Wednesday, Sept 24, 2008
The US Federal Reserve threw another 30 billion dollars into foreign credit markets Wednesday to relieve high tension in demand for dollars, doing so-called swap deals with four central banks.
This new door giving access to dollars takes the total of such swap deals to 277 billion dollars since the global financial crisis fell into a new vortex at the beginning of last week.
The Fed said it was giving access to the extra funds to relieve “elevated pressures” in the US dollar short-term markets, revealing yet another signal of deep crisis in the global financial system.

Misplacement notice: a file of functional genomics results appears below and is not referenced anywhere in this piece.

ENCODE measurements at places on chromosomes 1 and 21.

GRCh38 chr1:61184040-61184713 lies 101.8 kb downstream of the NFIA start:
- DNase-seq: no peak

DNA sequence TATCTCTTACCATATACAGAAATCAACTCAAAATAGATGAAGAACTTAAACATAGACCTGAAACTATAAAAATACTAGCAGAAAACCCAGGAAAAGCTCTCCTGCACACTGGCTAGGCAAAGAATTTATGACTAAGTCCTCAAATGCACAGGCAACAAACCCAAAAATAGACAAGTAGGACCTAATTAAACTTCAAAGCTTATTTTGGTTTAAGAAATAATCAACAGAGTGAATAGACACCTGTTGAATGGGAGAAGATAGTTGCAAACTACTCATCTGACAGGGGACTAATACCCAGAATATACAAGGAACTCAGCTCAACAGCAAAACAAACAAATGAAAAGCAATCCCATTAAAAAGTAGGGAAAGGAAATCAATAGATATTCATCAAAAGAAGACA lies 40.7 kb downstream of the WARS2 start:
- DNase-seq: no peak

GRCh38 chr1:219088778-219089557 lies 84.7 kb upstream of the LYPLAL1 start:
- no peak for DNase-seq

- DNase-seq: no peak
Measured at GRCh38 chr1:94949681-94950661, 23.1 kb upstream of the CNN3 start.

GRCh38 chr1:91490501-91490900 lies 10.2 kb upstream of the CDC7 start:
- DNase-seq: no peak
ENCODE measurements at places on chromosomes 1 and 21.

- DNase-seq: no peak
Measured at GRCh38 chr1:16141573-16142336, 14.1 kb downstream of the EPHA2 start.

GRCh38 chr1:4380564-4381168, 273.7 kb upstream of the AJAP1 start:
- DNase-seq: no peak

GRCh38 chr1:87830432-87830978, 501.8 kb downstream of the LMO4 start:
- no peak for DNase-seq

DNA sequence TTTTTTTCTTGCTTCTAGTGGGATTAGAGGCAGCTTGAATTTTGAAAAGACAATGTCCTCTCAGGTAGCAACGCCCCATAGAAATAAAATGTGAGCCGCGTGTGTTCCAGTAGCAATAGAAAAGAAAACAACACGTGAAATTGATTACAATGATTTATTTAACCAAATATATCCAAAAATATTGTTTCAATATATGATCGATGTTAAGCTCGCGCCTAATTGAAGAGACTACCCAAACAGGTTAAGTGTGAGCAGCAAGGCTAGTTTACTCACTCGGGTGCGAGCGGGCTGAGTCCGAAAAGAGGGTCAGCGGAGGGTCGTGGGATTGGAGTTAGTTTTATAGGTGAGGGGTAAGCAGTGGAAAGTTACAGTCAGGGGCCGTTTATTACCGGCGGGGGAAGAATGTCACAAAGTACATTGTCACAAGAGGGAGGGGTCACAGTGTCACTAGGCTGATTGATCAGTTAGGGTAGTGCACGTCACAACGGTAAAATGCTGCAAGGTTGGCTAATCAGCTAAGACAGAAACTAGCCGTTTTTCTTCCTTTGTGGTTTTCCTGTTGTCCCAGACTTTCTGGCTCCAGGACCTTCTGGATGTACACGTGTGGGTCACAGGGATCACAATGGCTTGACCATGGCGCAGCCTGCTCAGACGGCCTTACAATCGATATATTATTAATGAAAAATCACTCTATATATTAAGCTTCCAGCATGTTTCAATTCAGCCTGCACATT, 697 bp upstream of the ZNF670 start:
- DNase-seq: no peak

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The swaps follow other such arrangements with leading central banks which are also injecting big and continuous rolling amounts of their own money into the banking market.
The European Central Bank also made a regular refinancing Tuesday which revealed renewed tension on the European interbank market.
The Fed said the latest lines concerned 10 billion dollars with each of the Australian and Swedish central banks, and five billion dollars with each of the Norwegian and Danish central banks.
- A d v e r t i s e m e n t
Such swaps enable financial companies abroad, including the subsidiaries of US groups, to access dollars via domestic refinancing arrangements in the local country, notably when US trading is closed for the night.